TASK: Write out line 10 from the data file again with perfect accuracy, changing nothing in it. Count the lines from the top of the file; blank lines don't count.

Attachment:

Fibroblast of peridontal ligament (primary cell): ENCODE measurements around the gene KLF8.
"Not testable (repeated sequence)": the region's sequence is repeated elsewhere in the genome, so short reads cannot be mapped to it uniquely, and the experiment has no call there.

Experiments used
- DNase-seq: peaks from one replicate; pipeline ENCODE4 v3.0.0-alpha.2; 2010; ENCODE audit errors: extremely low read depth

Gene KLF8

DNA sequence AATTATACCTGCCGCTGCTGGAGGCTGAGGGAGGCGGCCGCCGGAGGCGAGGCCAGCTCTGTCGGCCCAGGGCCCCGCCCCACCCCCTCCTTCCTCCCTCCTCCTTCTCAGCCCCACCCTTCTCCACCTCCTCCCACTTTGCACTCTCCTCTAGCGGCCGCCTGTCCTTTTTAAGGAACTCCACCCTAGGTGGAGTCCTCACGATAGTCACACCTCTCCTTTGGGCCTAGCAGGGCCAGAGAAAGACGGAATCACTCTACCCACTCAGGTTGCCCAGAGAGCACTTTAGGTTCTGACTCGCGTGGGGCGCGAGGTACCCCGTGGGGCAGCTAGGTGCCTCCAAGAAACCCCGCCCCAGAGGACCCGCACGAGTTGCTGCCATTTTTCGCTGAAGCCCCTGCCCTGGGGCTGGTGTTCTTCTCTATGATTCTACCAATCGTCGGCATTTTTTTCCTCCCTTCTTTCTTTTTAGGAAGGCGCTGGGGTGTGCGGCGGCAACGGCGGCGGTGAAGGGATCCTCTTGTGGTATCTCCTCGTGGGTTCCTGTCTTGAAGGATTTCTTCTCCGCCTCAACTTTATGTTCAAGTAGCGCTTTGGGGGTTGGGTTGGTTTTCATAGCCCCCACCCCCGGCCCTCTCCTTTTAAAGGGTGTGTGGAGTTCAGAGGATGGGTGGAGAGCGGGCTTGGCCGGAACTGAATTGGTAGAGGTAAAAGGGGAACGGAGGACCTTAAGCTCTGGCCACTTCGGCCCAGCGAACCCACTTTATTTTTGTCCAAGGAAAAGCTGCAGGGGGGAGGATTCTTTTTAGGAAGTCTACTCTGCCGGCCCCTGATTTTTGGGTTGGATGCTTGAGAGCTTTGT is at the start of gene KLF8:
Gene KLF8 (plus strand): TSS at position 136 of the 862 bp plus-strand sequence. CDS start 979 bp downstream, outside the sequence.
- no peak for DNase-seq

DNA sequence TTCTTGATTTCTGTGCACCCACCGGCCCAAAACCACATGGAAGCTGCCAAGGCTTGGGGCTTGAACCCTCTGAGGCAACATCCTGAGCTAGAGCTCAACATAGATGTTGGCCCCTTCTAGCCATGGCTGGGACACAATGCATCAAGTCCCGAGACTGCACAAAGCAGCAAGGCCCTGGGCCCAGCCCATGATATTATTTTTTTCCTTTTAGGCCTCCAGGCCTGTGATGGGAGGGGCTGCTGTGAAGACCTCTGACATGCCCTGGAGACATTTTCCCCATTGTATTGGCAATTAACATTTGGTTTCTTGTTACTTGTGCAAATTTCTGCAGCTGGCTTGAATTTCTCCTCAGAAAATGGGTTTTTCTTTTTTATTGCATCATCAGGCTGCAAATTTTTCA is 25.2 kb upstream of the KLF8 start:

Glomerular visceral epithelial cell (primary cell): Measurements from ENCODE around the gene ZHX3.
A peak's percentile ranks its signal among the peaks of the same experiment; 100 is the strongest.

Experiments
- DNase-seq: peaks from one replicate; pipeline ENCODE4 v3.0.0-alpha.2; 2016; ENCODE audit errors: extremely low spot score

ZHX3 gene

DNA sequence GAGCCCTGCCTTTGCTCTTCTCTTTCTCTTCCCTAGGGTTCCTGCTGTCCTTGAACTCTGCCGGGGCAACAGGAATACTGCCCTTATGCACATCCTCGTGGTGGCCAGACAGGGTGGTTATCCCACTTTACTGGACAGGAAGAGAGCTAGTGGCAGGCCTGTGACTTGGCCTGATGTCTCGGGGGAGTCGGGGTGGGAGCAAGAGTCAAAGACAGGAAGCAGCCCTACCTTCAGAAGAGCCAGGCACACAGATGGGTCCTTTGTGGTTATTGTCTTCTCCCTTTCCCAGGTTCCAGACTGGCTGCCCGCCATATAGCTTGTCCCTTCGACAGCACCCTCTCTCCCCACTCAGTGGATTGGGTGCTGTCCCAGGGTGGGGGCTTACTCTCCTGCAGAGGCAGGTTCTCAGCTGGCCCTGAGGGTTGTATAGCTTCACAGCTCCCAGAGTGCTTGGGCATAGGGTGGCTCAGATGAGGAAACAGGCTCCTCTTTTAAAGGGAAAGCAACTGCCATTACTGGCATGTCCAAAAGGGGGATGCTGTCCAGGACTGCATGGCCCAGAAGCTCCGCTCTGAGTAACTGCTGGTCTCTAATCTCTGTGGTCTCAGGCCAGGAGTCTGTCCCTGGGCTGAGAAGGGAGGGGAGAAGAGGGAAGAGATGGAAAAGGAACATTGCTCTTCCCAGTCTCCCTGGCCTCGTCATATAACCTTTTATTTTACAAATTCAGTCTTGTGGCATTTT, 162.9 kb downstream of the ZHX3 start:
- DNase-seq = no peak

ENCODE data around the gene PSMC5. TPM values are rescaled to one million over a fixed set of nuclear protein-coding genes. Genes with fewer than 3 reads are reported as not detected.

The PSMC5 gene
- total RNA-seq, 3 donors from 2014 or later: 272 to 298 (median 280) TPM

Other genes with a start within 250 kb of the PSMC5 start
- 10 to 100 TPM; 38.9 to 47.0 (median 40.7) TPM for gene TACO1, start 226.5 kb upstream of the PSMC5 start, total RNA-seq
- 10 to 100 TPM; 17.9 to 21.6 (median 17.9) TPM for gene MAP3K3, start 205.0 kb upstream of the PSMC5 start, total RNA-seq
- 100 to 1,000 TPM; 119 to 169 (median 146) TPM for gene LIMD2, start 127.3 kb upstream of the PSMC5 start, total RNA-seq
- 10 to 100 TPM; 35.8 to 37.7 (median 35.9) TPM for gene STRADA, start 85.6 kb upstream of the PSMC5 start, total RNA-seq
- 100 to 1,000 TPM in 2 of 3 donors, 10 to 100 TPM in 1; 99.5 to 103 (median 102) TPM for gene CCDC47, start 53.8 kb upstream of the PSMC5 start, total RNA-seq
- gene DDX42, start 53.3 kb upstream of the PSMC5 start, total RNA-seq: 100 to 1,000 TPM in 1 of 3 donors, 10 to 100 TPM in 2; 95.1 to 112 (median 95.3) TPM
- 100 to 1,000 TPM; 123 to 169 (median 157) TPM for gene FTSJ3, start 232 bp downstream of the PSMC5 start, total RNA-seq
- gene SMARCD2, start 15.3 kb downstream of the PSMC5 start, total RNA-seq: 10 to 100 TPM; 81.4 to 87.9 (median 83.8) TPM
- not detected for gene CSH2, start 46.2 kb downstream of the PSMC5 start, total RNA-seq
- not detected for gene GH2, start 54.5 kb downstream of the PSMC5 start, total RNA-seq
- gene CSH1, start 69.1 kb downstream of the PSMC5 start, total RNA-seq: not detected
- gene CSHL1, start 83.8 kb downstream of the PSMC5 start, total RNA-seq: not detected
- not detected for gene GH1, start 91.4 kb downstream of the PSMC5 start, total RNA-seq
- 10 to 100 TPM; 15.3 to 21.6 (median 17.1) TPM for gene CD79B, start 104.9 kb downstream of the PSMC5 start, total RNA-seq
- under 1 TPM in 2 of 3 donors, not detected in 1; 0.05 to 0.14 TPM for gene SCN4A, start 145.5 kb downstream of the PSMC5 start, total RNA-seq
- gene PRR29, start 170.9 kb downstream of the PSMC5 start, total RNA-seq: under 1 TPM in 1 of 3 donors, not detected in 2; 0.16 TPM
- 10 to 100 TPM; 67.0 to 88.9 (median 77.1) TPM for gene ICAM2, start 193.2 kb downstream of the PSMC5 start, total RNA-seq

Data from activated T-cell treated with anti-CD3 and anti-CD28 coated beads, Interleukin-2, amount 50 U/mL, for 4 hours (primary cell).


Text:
Glomerular visceral epithelial cell (primary cell): Measurements from ENCODE around the gene ZHX3.